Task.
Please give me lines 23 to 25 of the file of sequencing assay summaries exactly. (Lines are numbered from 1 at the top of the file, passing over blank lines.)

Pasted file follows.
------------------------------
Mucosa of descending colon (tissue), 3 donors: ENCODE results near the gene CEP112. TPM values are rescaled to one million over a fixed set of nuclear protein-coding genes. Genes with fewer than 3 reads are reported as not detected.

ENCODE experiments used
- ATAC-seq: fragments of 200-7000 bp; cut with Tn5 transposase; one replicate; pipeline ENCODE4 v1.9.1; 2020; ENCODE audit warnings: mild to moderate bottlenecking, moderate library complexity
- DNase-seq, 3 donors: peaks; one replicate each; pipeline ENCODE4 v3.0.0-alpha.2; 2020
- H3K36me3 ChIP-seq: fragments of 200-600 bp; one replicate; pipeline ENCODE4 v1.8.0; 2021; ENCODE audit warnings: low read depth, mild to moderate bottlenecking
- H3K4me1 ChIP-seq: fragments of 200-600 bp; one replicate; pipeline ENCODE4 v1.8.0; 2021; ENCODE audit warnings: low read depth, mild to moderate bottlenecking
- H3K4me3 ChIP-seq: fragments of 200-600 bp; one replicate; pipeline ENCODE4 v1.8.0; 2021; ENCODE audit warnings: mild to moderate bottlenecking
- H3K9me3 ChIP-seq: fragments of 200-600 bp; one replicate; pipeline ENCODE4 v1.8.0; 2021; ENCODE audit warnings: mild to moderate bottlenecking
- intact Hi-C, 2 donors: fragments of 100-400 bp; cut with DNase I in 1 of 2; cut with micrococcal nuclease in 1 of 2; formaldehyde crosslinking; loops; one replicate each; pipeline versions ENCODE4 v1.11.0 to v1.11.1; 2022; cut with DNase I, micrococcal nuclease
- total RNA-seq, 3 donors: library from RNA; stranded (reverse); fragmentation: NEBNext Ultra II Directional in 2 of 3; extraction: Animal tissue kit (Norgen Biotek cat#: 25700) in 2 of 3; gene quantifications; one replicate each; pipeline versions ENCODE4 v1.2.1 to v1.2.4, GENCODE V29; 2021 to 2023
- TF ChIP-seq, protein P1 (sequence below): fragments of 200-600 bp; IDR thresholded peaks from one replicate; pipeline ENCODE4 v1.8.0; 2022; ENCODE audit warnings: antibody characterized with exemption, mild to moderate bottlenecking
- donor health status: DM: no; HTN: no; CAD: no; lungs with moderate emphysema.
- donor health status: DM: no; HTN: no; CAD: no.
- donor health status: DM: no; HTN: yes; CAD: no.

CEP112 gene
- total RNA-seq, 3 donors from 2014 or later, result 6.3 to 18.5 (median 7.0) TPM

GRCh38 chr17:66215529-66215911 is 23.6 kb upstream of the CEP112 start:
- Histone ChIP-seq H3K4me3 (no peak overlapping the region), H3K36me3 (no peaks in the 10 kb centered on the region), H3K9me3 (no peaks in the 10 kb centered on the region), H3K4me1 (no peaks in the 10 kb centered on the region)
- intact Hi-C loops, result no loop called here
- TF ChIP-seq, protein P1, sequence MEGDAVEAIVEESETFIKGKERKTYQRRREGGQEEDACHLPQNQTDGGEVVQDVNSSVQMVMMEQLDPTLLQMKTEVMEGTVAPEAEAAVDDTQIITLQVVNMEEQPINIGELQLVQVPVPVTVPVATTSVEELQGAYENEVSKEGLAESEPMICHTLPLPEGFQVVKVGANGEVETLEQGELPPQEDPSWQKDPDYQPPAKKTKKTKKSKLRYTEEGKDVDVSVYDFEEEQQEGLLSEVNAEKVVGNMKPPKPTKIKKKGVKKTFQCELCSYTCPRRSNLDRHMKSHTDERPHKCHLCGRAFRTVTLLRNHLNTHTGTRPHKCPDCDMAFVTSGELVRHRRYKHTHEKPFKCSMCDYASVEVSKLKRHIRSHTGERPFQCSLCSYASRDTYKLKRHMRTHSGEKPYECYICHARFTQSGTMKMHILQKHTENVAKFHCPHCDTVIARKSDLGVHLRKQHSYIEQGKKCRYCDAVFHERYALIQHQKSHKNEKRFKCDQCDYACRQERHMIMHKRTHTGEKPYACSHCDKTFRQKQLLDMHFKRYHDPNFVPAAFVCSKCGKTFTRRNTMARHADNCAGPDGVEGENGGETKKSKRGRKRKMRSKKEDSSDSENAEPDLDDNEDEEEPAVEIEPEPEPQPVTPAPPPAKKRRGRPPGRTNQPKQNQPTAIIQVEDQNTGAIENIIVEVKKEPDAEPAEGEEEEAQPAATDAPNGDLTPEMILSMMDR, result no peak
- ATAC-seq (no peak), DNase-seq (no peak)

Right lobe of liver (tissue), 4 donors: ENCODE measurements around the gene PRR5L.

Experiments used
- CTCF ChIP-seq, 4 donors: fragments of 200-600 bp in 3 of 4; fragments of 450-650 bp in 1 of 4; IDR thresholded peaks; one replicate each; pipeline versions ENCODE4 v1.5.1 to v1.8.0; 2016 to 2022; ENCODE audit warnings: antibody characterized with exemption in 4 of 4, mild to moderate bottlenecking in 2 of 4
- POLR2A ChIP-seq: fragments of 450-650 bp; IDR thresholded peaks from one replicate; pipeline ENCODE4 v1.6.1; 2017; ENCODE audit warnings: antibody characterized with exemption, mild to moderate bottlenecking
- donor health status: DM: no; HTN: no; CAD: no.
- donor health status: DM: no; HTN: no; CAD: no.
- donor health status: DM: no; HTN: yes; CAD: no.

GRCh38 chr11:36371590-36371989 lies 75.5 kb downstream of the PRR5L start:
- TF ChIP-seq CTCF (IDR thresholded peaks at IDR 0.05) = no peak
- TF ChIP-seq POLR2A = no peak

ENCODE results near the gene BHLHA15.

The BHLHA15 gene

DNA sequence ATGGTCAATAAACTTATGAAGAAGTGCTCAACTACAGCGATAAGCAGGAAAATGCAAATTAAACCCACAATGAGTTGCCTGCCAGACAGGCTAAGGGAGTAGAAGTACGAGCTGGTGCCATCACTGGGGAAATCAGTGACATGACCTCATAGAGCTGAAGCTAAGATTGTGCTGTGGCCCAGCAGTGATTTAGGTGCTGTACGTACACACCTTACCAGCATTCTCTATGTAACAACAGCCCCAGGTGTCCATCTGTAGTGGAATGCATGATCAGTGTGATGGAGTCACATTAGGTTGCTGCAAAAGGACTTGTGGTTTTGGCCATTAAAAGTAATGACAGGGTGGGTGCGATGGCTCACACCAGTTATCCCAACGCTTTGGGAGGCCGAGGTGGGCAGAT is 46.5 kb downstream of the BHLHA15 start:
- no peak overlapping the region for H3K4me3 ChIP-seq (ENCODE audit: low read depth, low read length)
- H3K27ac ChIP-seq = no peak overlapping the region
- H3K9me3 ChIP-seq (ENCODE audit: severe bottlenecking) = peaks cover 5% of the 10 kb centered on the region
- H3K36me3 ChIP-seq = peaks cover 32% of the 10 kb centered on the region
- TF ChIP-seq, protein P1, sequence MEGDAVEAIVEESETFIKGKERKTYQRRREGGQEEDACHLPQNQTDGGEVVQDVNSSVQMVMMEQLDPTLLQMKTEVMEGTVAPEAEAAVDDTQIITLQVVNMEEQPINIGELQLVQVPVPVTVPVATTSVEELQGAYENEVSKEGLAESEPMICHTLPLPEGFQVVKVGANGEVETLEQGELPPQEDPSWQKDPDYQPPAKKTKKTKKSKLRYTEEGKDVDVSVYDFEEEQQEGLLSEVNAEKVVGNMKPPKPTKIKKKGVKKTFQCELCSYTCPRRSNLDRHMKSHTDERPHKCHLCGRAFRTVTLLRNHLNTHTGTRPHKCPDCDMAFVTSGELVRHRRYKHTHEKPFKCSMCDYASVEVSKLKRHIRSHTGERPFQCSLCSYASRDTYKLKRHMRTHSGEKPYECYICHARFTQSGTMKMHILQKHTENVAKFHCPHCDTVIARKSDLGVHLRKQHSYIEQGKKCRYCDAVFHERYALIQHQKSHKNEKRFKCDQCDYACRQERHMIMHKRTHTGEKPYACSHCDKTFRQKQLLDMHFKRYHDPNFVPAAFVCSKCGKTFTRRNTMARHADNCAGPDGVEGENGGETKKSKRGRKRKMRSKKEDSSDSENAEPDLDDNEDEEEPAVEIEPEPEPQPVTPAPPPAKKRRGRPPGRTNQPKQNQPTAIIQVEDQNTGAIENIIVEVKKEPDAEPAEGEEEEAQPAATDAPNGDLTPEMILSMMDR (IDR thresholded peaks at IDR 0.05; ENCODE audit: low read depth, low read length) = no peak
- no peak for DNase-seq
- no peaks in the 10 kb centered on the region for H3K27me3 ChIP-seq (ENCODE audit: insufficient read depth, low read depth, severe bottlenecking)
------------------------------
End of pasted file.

Experiments used
- CTCF ChIP-seq, 4 donors: fragments of 200-600 bp in 3 of 4; fragments of 450-650 bp in 1 of 4; IDR thresholded peaks; one replicate each; pipeline versions ENCODE4 v1.5.1 to v1.8.0; 2016 to 2022; ENCODE audit warnings: antibody characterized with exemption in 4 of 4, mild to moderate bottlenecking in 2 of 4
- POLR2A ChIP-seq: fragments of 450-650 bp; IDR thresholded peaks from one replicate; pipeline ENCODE4 v1.6.1; 2017; ENCODE audit warnings: antibody characterized with exemption, mild to moderate bottlenecking